According to al-Ajami's lawyer, Najeeb al-Nuaimi, state security called the poet in the fall of 2011 and asked him to report to the police. When he asked why, he was told just to report. Then he called his friend, the emir's son, who assured him the police just wanted him for routine registration. So he went, and they questioned him about his poetry, and arrested him.
Contacted immediately to represent al-Ajami, the lawyer al-Nuaimi was baffled by the behavior of the state:
"I thought, "How come?' We never had in the history of our judicial system, or even the Arab system, somebody will be arrested because he said a poem. How many poets in our Arab history attacked the ruler, attacked everybody? I mean, even in ancient Islamic time, " nobody hanged them. They gave them money to shut their mouth. That's the way". But why him? They said, "I don't know.' So I felt something unique in this case, something unbelievable, to have somebody to be arrested for a poem.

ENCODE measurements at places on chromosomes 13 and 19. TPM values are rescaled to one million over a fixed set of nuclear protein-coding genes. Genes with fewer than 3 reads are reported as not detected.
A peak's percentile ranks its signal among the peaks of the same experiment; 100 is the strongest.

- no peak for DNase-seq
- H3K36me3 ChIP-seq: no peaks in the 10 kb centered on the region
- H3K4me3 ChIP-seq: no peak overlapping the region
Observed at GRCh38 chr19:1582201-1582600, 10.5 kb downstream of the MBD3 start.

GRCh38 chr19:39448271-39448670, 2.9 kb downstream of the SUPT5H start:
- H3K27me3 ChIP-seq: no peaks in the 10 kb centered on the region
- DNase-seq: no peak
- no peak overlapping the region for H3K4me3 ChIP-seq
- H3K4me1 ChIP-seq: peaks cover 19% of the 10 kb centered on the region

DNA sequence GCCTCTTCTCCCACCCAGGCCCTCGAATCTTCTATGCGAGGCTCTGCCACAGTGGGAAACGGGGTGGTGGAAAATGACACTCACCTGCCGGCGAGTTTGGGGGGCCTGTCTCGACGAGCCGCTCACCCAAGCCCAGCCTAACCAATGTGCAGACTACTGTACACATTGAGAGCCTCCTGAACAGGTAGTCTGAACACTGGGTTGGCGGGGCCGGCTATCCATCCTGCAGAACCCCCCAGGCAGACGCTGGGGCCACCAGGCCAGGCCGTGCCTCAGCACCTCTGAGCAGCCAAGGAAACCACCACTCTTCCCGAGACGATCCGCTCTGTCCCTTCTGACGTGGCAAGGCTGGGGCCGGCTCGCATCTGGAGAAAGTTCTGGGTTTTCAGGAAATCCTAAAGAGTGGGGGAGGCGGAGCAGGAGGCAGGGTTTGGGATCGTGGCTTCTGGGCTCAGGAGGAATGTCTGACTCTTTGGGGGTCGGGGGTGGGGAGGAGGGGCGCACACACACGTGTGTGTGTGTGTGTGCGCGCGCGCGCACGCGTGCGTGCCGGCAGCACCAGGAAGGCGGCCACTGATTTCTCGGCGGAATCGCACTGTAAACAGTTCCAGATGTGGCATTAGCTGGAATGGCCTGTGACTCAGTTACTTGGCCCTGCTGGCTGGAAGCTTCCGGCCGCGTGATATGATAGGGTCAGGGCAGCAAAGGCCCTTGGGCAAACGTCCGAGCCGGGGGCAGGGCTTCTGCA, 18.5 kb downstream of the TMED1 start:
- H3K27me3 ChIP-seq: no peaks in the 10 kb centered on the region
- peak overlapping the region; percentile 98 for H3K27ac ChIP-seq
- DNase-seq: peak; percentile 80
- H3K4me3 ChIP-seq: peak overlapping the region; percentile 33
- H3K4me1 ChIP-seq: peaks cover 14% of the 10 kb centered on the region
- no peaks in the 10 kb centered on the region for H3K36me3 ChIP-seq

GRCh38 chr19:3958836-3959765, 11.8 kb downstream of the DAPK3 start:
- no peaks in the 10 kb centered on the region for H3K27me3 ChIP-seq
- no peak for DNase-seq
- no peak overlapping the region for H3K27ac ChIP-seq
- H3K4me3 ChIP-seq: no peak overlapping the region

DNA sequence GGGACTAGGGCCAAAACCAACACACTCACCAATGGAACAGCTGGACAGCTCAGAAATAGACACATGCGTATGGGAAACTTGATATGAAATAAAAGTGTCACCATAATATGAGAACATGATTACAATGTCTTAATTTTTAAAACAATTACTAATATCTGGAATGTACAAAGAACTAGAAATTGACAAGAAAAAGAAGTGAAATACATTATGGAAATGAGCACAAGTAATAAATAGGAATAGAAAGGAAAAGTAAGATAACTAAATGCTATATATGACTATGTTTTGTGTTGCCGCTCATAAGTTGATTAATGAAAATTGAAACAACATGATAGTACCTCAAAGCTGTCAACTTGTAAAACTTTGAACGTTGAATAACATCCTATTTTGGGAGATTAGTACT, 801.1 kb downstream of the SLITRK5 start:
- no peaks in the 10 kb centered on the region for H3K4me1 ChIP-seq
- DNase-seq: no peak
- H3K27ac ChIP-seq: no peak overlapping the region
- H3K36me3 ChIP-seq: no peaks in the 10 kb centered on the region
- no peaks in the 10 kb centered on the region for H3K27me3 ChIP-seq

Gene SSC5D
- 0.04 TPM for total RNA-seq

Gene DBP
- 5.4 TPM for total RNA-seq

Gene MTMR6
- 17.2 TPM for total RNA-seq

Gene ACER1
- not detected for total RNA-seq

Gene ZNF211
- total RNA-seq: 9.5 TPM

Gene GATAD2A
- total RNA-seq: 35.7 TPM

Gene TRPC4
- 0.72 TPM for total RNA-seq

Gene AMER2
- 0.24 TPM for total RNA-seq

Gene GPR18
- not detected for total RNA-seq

During the trial, al-Nuaimi was barred from taking part in person, but was allowed to submit arguments in writing. On November 29, the court sentenced al-Ajami to life in prison. He was not present. His lawyer expressed outrage:
"Our system gives people freedom to express themselves". Everybody is equal and has to have their rights. This sentence blows out our constitution and infringes on our legal system."
Persecuted Poet's Coverage Is Global, but Thin
The day after the sentencing, in response to a reporter's question, a U.S. State Department spokesperson said that the U.S. is "obviously concerned" and "seeking additional information." A search of the State Dept. website in mid-December showed no further comment.